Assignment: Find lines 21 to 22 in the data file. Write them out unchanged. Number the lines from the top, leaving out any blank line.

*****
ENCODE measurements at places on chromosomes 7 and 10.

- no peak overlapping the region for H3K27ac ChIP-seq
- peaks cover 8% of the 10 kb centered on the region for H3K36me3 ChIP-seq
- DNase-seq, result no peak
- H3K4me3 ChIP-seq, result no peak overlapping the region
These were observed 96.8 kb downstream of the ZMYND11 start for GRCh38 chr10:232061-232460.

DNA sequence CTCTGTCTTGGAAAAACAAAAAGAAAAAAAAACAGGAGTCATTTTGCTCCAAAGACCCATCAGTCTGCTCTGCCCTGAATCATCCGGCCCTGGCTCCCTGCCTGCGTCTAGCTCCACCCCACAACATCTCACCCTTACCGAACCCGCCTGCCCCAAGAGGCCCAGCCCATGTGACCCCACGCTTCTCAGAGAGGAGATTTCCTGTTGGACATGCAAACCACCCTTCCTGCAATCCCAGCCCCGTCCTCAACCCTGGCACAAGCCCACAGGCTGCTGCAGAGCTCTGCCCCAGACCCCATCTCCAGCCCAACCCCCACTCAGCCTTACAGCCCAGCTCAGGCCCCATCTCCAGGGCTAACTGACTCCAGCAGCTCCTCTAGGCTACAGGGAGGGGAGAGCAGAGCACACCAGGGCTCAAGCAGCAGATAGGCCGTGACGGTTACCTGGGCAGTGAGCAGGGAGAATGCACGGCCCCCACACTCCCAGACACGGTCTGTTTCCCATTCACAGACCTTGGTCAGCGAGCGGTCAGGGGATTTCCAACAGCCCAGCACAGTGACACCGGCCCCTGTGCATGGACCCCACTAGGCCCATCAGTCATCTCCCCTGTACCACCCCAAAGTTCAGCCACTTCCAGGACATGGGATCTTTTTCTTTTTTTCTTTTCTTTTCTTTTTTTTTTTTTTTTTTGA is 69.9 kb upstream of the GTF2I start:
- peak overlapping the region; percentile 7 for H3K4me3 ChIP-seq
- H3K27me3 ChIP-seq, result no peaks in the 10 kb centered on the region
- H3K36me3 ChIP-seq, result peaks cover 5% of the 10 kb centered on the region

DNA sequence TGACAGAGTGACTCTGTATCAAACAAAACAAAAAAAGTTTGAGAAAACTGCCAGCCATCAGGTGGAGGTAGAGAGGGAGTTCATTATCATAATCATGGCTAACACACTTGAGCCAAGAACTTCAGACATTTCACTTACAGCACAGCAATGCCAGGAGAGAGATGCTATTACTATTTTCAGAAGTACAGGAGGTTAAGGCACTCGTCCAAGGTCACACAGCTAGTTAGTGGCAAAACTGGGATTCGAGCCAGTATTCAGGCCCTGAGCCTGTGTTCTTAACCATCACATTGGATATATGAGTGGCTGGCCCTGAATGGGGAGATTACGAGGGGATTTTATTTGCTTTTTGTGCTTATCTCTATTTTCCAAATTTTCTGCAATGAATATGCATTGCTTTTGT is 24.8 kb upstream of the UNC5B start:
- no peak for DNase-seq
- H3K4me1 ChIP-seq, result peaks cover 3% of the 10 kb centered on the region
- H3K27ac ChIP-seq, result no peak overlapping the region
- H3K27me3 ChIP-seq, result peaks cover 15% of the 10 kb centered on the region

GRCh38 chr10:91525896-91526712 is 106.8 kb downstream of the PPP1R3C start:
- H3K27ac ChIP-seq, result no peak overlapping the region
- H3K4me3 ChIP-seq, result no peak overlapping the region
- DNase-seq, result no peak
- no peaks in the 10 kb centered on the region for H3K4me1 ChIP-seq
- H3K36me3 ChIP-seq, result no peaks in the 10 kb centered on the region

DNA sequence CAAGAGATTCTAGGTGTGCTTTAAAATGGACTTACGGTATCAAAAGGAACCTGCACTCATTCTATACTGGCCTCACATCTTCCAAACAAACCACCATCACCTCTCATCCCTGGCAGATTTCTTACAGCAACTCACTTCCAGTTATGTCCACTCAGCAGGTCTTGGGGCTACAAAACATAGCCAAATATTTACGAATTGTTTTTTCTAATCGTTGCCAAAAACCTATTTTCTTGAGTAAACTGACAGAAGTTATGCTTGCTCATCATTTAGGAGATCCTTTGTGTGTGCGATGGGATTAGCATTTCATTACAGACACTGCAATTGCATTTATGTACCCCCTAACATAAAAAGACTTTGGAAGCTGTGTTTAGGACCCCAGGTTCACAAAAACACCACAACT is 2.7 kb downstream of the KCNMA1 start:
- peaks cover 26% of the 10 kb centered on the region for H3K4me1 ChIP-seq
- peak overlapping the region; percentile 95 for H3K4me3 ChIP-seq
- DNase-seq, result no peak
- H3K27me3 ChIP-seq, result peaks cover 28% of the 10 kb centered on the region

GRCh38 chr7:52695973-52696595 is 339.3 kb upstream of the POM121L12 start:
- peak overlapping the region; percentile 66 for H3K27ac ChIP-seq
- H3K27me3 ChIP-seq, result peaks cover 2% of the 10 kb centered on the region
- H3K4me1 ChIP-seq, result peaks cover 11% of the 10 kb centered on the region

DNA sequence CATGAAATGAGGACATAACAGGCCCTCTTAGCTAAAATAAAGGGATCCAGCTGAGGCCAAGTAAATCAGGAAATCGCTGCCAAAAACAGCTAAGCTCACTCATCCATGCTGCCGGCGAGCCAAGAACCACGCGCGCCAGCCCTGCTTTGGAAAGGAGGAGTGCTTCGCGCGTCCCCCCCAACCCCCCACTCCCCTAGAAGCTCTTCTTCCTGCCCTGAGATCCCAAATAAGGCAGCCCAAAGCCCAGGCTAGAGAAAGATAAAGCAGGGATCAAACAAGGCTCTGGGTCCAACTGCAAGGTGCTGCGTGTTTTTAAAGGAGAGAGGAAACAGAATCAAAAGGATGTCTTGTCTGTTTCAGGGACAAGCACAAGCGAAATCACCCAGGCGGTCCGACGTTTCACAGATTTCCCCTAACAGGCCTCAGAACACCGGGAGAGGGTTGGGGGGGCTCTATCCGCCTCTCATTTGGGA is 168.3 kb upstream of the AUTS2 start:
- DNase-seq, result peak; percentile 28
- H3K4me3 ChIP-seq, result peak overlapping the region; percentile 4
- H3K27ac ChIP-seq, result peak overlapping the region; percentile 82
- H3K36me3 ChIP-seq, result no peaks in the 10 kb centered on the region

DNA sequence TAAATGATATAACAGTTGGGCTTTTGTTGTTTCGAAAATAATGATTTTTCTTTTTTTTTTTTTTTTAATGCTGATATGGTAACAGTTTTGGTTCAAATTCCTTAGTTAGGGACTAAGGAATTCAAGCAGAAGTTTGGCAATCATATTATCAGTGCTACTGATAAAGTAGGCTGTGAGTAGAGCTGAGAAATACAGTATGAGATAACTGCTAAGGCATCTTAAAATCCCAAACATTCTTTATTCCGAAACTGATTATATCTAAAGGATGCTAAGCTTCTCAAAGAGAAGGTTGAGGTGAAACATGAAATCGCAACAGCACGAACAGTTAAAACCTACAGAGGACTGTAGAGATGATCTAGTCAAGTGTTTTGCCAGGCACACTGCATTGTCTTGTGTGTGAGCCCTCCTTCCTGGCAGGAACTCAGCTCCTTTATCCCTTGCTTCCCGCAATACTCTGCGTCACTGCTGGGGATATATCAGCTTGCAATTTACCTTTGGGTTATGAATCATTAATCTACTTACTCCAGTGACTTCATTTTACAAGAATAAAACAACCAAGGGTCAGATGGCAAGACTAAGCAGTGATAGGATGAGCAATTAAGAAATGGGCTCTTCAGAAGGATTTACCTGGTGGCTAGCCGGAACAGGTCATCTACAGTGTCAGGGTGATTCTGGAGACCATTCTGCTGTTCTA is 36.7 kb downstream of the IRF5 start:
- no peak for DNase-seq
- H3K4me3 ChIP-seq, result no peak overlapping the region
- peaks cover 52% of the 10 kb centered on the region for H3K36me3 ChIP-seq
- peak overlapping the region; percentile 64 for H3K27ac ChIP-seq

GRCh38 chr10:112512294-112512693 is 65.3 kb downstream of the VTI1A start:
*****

- H3K36me3 ChIP-seq, result no peaks in the 10 kb centered on the region

DNA sequence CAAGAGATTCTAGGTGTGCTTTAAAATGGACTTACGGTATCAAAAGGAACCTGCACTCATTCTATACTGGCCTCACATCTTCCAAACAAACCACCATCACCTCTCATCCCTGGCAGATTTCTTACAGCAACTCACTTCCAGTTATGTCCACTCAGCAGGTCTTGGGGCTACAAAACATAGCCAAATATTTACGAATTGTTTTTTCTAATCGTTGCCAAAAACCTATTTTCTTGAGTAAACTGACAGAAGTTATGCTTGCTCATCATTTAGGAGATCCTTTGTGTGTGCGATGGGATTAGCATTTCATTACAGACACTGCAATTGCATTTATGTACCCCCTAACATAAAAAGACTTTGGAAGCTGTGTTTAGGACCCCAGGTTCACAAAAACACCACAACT is 2.7 kb downstream of the KCNMA1 start: